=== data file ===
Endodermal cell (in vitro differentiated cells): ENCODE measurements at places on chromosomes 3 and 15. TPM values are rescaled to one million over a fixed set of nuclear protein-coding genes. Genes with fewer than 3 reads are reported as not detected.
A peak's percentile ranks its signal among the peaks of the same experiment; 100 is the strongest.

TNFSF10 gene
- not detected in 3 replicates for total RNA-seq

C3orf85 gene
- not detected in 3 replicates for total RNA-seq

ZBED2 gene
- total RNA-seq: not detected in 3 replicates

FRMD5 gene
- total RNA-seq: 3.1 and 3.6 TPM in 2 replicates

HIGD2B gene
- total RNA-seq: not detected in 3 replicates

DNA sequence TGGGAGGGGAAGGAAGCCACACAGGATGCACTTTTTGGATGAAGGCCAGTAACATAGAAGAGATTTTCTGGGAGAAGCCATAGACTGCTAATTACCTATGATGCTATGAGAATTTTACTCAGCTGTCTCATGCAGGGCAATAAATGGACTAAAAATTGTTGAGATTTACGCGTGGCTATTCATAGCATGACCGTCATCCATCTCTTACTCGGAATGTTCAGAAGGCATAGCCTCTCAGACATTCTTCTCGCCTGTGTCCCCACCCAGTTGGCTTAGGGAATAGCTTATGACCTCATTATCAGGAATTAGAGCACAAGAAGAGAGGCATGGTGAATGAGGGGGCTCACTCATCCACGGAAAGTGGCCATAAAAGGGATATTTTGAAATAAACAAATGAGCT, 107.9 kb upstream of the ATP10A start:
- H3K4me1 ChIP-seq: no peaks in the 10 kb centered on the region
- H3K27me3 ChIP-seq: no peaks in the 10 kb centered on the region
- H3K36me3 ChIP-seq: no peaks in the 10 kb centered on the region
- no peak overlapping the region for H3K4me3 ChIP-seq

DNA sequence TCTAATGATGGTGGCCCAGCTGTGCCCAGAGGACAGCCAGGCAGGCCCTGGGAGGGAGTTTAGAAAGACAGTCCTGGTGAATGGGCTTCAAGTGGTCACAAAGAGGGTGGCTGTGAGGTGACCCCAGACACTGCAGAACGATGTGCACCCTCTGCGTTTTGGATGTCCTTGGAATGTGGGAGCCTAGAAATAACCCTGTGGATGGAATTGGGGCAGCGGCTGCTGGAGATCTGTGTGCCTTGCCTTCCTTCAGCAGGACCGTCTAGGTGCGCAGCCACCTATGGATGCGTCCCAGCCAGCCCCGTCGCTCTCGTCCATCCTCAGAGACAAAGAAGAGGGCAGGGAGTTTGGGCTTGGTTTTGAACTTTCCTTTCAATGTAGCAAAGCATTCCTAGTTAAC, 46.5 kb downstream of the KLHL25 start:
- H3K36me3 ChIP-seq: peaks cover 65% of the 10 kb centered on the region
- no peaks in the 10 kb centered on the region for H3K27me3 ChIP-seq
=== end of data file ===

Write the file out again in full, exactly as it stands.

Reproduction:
Endodermal cell (in vitro differentiated cells): ENCODE measurements at places on chromosomes 3 and 15. TPM values are rescaled to one million over a fixed set of nuclear protein-coding genes. Genes with fewer than 3 reads are reported as not detected.
A peak's percentile ranks its signal among the peaks of the same experiment; 100 is the strongest.

TNFSF10 gene
- not detected in 3 replicates for total RNA-seq

C3orf85 gene
- not detected in 3 replicates for total RNA-seq

ZBED2 gene
- total RNA-seq: not detected in 3 replicates

FRMD5 gene
- total RNA-seq: 3.1 and 3.6 TPM in 2 replicates

HIGD2B gene
- total RNA-seq: not detected in 3 replicates

DNA sequence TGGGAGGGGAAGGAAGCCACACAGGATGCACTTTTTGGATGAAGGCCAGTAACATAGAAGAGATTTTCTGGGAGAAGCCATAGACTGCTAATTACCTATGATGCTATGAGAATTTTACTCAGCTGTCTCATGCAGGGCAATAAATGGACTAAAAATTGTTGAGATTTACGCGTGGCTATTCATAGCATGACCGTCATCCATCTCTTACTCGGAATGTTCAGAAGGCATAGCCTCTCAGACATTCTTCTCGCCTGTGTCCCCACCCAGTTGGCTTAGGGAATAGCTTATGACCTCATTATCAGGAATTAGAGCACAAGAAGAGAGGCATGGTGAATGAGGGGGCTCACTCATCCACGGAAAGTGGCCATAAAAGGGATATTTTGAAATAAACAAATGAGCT, 107.9 kb upstream of the ATP10A start:
- H3K4me1 ChIP-seq: no peaks in the 10 kb centered on the region
- H3K27me3 ChIP-seq: no peaks in the 10 kb centered on the region
- H3K36me3 ChIP-seq: no peaks in the 10 kb centered on the region
- no peak overlapping the region for H3K4me3 ChIP-seq

DNA sequence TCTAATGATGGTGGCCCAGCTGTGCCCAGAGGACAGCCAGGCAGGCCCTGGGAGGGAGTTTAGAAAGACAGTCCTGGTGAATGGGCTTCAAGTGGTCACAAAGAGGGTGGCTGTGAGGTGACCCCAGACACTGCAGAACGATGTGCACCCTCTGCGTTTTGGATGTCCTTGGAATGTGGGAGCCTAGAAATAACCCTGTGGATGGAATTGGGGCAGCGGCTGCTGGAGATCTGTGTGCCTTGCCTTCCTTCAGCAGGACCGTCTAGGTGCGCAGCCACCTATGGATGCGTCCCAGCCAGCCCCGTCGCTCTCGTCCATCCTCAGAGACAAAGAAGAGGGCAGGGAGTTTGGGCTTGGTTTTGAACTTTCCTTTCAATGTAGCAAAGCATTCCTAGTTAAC, 46.5 kb downstream of the KLHL25 start:
- H3K36me3 ChIP-seq: peaks cover 65% of the 10 kb centered on the region
- no peaks in the 10 kb centered on the region for H3K27me3 ChIP-seq